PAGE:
The Swedish cinema and its early silent masterpieces were largely due to the vision and talent of Charles Magnusson. His knowledge of the technical side of filmmaking (he was a newsreel cameraman) as well as the aesthetics of recording images and controlling performances (he was also a director) made him an ideal producer. His artistic ambitions consciously strove to lend cultural respectability to the movies. Believing that the short farces which dominated the early cinema only exploited the film medium for financial gain, he encouraged his directors to attempt themes of complexity and sophistication. During the period he served as director of Svenska Biografteatern, Magnusson led Sweden to the forefront of world cinema.

One of the many striking characteristics of Swedish silent films is their spectacular use of outdoor settings. Magnusson eschewed the use of studio sets, voicing an opinion that natural locations induced other qualities. His films embody a lyricism previously untapped by the cinema and create a drama between the characters and nature which evolves into a mystical relationship. Taking the actors out of the studio also resulted in another important development: a restraint and realism of performance. Magnusson laid the foundations of a non-theatrical style, in which nature, history, and reality were an essential part, that still influences cinema today. He also initiated the development of longer narrative films based on fine literature and epic folk tales. By obtaining the rights to all of Selma Lagerlöf's work (the greatest of Swedish storytellers) and adapting many of Henrik Ibsen's plays, he provided a source of rich material for the studio to use, material which echoed his interest in nature and Swedish history.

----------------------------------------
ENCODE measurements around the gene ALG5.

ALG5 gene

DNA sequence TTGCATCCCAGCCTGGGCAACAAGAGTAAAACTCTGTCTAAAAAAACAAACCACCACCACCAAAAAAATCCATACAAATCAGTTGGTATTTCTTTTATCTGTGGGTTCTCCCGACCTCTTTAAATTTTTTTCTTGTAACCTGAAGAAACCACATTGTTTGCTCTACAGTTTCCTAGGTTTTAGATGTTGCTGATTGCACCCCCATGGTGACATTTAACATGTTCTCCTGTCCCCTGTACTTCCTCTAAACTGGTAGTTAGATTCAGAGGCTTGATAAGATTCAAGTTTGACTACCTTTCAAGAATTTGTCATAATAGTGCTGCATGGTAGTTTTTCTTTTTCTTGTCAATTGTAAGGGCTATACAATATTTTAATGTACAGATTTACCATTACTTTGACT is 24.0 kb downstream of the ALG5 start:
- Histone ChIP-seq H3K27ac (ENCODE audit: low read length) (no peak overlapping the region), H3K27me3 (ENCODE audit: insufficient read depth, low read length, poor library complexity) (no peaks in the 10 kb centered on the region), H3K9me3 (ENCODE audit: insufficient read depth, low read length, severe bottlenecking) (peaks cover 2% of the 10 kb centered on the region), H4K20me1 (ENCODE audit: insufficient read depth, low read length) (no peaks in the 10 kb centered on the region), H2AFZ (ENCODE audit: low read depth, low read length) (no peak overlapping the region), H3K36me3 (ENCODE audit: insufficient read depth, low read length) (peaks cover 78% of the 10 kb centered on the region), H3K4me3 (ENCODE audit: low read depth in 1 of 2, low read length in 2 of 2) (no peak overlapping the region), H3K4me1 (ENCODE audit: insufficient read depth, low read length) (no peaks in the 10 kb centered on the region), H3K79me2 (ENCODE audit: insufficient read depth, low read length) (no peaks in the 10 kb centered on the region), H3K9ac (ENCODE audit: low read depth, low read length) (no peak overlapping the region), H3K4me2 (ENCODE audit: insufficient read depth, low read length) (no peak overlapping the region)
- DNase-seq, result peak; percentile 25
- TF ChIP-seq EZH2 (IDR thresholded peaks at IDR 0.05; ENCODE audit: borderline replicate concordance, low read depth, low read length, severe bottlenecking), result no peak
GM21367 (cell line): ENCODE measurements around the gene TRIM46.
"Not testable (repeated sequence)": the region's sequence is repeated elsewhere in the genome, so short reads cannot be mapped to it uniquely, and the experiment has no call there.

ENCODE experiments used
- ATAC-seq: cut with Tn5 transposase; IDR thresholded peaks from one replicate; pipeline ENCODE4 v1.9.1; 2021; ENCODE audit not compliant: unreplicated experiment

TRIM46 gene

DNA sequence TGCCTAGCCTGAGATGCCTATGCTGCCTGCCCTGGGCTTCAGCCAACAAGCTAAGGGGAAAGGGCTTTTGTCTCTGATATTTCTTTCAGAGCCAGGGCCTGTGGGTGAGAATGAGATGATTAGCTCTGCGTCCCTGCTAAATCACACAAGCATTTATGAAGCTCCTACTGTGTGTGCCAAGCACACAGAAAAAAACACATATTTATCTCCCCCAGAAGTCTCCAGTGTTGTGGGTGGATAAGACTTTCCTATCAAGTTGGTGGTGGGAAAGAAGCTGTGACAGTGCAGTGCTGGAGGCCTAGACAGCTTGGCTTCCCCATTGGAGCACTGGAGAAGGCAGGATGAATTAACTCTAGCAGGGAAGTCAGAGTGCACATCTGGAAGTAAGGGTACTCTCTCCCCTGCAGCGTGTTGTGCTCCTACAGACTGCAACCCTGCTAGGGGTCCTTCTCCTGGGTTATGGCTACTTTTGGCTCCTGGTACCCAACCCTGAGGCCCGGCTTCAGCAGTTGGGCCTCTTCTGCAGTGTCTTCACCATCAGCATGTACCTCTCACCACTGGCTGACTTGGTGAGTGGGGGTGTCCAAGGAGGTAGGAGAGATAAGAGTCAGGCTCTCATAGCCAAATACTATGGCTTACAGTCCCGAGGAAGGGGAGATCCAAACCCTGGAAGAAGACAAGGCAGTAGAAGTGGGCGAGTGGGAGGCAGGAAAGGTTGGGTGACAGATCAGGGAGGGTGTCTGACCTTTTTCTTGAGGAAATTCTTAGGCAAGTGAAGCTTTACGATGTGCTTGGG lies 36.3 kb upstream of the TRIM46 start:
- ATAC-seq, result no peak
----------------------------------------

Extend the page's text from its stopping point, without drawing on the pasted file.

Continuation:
Magnusson firmly centered himself as controlling force of the Swedish film industry, yet he was not dictatorial. He allowed his directors a freedom uncommon for that period. He once commented that "the film producer must be supreme ruler. He alone decides . . . but after he has given the starting signal, he should leave the director in peace. If the director is unworthy of this confidence, he is not fit to be director." The films of Mauritz Stiller and Victor Sjöström, which represent many milestones in the history of cinema, justified Magnusson's faith in them.

Besides his work as a producer, Magnusson was active in many other related fields. He experimented with a stereoscopic film process and instigated the reorganization of the film censorship board. A social reformer, he used his films to make viewers aware of society's inadequacies and injustices. These films were rarely didactic because he realized the importance of interest and the role of identification. Magnusson said that "the action is the picture's Alpha and Omega. It should . . . give opportunities for intensely exciting and interesting situations." His productions during the golden age of Swedish cinema make this tenet crystal clear.

—Greg S. Faller